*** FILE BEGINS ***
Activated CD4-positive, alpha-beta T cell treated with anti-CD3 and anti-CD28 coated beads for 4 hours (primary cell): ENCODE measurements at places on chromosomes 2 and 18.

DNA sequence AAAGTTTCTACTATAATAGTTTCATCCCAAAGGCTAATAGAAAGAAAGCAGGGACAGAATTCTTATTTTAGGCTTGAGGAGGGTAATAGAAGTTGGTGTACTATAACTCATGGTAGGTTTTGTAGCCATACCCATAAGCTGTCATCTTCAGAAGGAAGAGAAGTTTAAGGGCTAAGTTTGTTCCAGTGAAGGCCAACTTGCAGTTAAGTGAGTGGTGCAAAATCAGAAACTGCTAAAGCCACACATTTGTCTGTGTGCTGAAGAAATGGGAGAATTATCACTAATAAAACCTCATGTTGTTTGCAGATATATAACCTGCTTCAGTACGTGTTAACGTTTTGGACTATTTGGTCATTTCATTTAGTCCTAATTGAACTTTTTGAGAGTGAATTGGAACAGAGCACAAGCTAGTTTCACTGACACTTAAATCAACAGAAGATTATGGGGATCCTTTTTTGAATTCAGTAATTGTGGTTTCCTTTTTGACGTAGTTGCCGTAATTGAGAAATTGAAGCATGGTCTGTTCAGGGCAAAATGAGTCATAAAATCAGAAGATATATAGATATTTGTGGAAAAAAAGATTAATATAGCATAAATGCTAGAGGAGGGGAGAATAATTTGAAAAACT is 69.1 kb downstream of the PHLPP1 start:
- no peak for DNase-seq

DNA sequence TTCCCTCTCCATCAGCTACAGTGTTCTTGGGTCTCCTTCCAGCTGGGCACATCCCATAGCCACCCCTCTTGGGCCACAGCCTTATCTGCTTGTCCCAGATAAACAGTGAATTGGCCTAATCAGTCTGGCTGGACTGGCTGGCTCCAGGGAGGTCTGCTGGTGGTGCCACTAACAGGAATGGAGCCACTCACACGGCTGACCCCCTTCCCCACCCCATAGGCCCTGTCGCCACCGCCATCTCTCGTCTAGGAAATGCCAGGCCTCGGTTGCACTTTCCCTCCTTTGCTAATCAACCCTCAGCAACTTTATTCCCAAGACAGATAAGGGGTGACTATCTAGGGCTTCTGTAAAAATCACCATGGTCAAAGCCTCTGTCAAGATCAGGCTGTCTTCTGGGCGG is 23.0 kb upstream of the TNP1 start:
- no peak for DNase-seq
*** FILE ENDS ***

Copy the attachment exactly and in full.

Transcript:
Activated CD4-positive, alpha-beta T cell treated with anti-CD3 and anti-CD28 coated beads for 4 hours (primary cell): ENCODE measurements at places on chromosomes 2 and 18.

DNA sequence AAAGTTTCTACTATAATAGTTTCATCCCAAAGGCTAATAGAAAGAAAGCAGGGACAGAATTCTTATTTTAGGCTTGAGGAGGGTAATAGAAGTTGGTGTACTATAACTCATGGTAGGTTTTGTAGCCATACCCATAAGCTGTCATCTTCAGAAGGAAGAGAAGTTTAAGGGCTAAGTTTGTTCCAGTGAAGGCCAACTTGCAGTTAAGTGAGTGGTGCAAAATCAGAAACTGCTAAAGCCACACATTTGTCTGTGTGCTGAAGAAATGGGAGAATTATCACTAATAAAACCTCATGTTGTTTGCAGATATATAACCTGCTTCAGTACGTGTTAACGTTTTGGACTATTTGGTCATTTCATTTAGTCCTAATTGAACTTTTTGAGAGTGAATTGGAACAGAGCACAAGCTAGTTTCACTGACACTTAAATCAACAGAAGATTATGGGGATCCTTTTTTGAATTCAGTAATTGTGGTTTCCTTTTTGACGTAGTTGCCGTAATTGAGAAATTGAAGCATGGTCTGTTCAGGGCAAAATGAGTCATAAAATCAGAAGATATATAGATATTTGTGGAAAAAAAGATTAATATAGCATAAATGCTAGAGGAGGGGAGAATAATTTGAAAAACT is 69.1 kb downstream of the PHLPP1 start:
- no peak for DNase-seq

DNA sequence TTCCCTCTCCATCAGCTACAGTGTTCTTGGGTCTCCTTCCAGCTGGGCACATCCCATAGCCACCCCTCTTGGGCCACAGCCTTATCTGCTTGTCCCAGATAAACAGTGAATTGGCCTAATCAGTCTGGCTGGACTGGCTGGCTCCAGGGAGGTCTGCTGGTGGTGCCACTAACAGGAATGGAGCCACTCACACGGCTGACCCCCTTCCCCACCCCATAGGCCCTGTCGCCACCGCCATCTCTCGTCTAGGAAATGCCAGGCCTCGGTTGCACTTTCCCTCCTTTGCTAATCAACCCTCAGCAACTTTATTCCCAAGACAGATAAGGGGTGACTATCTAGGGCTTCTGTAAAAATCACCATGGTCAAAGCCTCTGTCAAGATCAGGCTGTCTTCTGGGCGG is 23.0 kb upstream of the TNP1 start:
- no peak for DNase-seq